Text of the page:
A day exploring the areas around Max Patch Mountain in Haywood and Madison Counties with a specific focus on warblers. Mostly roadside birding with some walking and short hikes. Bring good hiking boots and warm clothing as it will be cooler in the higher elevations.
Max Patch (elev. 4,629’) is a bald mountain located in Western NC at the juncture of Haywood and Madison Counties of NC and Cocke County, TN. The Appalachian Trail traverses the bald, offering spectacular 360° views of the surrounding Blue Ridge Mountains and Smokies. Max Patch attracts many outdoor enthusiasts with ample hiking and camping opportunities on offer, but it’s also a fantastic place for the naturalist and birder. Habitats ranging from northern cove and mixed forests to coniferous woodlands and early successional, grassy areas attract quite the variety of butterflies and birds in the spring, especially warblers. Golden-winged Warblers, a declining species, are found in this area and should be a highlight of our day.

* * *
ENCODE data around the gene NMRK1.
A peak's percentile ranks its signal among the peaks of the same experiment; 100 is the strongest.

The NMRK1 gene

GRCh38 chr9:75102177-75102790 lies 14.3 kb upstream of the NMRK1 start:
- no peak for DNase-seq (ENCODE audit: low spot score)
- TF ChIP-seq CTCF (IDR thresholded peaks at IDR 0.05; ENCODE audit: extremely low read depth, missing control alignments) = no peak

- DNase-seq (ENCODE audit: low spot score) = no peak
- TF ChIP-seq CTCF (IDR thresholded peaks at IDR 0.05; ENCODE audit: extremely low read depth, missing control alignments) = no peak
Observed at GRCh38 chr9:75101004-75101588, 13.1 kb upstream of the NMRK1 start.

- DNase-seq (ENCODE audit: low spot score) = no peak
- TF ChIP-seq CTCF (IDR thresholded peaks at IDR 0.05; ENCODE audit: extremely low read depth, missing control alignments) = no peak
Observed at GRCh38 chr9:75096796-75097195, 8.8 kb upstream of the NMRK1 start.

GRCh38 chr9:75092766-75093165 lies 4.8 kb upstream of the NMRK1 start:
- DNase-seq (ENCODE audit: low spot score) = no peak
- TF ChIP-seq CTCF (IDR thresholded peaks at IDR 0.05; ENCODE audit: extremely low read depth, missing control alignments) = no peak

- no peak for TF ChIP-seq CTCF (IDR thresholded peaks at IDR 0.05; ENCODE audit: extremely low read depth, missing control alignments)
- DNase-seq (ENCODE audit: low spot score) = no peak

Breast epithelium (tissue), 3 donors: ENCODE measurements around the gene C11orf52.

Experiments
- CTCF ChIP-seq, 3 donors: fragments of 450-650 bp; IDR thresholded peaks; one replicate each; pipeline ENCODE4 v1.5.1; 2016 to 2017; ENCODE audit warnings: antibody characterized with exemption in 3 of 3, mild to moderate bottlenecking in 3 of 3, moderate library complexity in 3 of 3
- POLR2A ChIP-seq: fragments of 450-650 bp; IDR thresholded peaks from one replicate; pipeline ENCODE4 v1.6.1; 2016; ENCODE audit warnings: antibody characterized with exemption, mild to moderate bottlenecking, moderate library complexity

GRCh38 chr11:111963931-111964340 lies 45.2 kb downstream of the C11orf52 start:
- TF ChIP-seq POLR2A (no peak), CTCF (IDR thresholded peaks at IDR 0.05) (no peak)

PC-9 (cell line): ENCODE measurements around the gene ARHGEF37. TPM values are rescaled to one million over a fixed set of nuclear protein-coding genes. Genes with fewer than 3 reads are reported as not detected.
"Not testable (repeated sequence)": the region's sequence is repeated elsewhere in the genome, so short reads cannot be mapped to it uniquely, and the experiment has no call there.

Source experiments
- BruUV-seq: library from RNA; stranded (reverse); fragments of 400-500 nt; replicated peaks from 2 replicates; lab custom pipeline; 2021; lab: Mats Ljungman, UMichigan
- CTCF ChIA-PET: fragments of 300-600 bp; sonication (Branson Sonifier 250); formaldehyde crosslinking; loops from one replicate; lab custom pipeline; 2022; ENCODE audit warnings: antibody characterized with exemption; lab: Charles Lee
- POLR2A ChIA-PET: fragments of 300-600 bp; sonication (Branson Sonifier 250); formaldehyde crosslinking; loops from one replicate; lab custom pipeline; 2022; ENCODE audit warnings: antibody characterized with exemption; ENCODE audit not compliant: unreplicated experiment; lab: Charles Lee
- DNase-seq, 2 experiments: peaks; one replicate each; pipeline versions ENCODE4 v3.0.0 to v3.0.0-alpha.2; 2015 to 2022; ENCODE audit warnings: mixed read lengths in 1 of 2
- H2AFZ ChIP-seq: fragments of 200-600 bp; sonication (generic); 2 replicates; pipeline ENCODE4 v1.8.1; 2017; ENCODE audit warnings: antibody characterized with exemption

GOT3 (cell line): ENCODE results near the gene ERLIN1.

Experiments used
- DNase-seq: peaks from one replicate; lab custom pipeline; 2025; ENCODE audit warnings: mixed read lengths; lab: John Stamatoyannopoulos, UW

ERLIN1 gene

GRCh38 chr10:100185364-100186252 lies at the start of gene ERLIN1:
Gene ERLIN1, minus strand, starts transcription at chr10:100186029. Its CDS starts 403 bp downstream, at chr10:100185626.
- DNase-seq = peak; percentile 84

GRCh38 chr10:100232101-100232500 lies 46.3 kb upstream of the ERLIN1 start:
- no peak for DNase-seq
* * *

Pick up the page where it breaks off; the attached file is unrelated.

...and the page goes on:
This being a Spring Warbler Workshop, our focus will be on finding as many different warbler species as possible, listening for differences in each species’ song, and marveling at the diversity of colors and patterns on display. We should find 15-20 different species, such as: Ovenbird; Louisiana Waterthrush; Common Yellowthroat; Northern Parula; American Redstart; Golden-winged, Black-and-white, Hooded, Cape May, Blackburnian, Yellow, Chestnut-sided, Black-throated Blue, Black-throated Green, Pine, Yellow-rumped & Yellow-throated Warblers. Of course, the rich habitats here hold many other birds of interest, and we won’t be so focused on warblers that we’ll ignore everything else! Northern Bobwhite, Ruffed Grouse, Barred Owl, and even Vesper Sparrow will be possible in addition to the more common spring lovelies such as Rose-breasted Grosbeak, Scarlet Tanager, Wood Thrush and Veery. By the end of the day we could very well have seen 60-70 species in total!
Join us for an excellent day full of warblers at one of our favorite birding hotspots in Western NC.